APOD: Light Pillars Over Inner Mongolia (2024 Mar 04)

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APOD: Light Pillars Over Inner Mongolia (2024 Mar 04)

Post by APOD Robot » Mon Mar 04, 2024 5:06 am

Image Light Pillars Over Inner Mongolia

Explanation: What's happening across that field? Pictured here are not auroras but nearby light pillars, a phenomenon typically much closer. In most places on Earth, a lucky viewer can see a Sun pillar, a column of light appearing to extend up from the Sun caused by flat fluttering ice-crystals reflecting sunlight from the upper atmosphere. Usually, these ice crystals evaporate before reaching the ground. During freezing temperatures, however, flat fluttering ice crystals may form near the ground in a form of light snow sometimes known as a crystal fog. These ice crystals may then reflect ground lights in columns not unlike a Sun pillar. The featured image was taken last month across the Wulan Butong Grasslands in Inner Mongolia, China.

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Holger Nielsen
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Re: APOD: Light Pillars Over Inner Mongolia (2024 Mar 04)

Post by Holger Nielsen » Mon Mar 04, 2024 9:43 am

A similar photograph from Alaska was published in the APOD of 2016 February 8. The overlaid picture shows constellations and stars also in Chinese. All of them use three Chinese characters. I wonder what they mean. When pronounced would they sound like the Latin designations or are they poetic desciptions or what? By the way, two of the Latin names are incorrect: ”Draconis” should be ”Draco” and ”Leonis” shold be ”Leo”.

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Re: APOD: Light Pillars Over Inner Mongolia (2024 Mar 04)

Post by johnnydeep » Mon Mar 04, 2024 6:52 pm

Holger Nielsen wrote: Mon Mar 04, 2024 9:43 am A similar photograph from Alaska was published in the APOD of 2016 February 8. The overlaid picture shows constellations and stars also in Chinese. All of them use three Chinese characters. I wonder what they mean. When pronounced would they sound like the Latin designations or are they poetic desciptions or what? By the way, two of the Latin names are incorrect: ”Draconis” should be ”Draco” and ”Leonis” shold be ”Leo”.
Well, google translate tells me that "draco" in English is "天龙座" in Simplified Chinese, which matches what the annotation shows, so I would expect the other annotations would be similar.

But FYI, "draconis" translates to the quite different "竭", but I know nothing about Chinese - simplified or otherwise! - so I can't offer you more than that!
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Re: APOD: Light Pillars Over Inner Mongolia (2024 Mar 04)

Post by FLPhotoCatcher » Mon Mar 04, 2024 7:44 pm

This January 20, I noticed ice crystals sparkling in the light of the golf cart I was using to bring hay to our sheep. It was very cold, maybe around 5F. I live in middle Tennessee, and this kind of cold is unusual. I then noticed that, when I looked toward the lightbar on the golf cart, the sparkles were mostly only visible above and below the light. I figured that the ice crystals were the kind usually found in the arctic that can make light pillars. So I grabbed my camera and tripod, and got some photos of the phenomenon.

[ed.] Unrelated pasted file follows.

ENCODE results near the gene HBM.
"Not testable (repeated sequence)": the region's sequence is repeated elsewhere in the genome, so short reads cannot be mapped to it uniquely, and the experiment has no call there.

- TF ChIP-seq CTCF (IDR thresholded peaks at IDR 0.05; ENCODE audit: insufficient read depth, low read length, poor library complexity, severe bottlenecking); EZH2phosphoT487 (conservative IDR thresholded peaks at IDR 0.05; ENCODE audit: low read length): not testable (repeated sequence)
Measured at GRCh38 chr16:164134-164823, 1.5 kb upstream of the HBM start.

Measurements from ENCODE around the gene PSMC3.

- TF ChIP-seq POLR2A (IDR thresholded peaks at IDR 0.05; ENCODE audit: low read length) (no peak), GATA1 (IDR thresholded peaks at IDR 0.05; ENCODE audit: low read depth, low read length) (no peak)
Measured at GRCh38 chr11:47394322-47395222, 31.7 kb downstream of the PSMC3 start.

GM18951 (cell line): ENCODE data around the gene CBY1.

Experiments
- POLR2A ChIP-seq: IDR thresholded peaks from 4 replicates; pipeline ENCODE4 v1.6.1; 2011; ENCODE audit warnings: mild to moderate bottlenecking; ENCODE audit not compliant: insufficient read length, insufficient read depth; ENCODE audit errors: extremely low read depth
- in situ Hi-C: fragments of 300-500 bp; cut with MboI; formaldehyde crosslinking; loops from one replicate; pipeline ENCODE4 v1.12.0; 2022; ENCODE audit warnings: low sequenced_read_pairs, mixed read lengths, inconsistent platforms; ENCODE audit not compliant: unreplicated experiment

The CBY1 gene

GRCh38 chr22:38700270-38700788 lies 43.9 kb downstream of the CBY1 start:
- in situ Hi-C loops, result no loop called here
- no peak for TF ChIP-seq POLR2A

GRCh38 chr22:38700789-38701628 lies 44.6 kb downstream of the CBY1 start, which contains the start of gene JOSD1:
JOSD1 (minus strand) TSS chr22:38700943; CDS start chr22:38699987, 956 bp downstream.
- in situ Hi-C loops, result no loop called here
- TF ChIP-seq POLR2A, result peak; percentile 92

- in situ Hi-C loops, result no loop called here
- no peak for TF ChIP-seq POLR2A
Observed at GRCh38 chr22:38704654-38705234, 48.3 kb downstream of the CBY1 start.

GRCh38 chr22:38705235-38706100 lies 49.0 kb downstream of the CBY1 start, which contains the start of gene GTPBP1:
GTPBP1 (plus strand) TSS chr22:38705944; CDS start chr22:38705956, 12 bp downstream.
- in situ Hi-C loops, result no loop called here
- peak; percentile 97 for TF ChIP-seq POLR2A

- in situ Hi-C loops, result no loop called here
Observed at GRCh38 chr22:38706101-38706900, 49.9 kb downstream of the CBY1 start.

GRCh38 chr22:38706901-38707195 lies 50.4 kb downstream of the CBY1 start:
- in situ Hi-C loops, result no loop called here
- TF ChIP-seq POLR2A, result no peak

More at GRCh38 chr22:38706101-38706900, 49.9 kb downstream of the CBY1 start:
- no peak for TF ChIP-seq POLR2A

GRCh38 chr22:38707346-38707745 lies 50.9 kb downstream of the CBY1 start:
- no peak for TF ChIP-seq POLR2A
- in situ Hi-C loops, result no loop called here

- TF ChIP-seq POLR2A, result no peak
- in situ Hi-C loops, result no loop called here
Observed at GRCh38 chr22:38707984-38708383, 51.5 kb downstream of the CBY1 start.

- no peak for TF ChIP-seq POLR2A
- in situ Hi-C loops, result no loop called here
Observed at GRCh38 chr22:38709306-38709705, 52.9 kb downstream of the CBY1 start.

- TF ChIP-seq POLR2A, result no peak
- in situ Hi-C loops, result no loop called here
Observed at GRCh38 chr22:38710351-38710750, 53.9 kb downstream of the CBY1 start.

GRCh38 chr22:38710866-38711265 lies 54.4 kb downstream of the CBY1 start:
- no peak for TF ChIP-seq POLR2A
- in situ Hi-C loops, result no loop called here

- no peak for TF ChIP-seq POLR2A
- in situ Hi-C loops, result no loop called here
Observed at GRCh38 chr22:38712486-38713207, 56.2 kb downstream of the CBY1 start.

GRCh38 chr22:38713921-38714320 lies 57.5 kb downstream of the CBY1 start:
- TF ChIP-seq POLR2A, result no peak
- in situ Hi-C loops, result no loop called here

The reason that there is not a light pillar above the golf cart in the 2nd photo is because the ice crystals came in waves, and there were few ice crystals at that point. Maybe the ice crystals formed from steam coming from our creek. I'm not sure.

The light bar is failing, and parts of it are dimmer, so that's why in the third photo there are vertical stripes seen in the pillar. Orion is visible to the right in the first and third photos, and the Pleiades is visible above the moon in the second photo.
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Re: APOD: Light Pillars Over Inner Mongolia (2024 Mar 04)

Post by Chris Peterson » Mon Mar 04, 2024 7:51 pm

FLPhotoCatcher wrote: Mon Mar 04, 2024 7:44 pm This January 20, I noticed ice crystals sparkling in the light of the golf cart I was using to bring hay to our sheep. It was very cold, maybe around 5F. I live in middle Tennessee, and this kind of cold is unusual. I then noticed that, when I looked toward the lightbar on the golf cart, the sparkles were mostly only visible above and below the light. I figured that the ice crystals were the kind usually found in the arctic that can make light pillars. So I grabbed my camera and tripod, and got some photos of the phenomenon.

The reason that there is not a light pillar above the golf cart in the 2nd photo is because the ice crystals came in waves, and there were few ice crystals at that point. Maybe the ice crystals formed from steam coming from our creek. I'm not sure.

The light bar is failing, and parts of it are dimmer, so that's why in the third photo there are vertical stripes seen in the pillar. Orion is visible to the right in the first and third photos, and the Pleiades is visible above the moon in the second photo.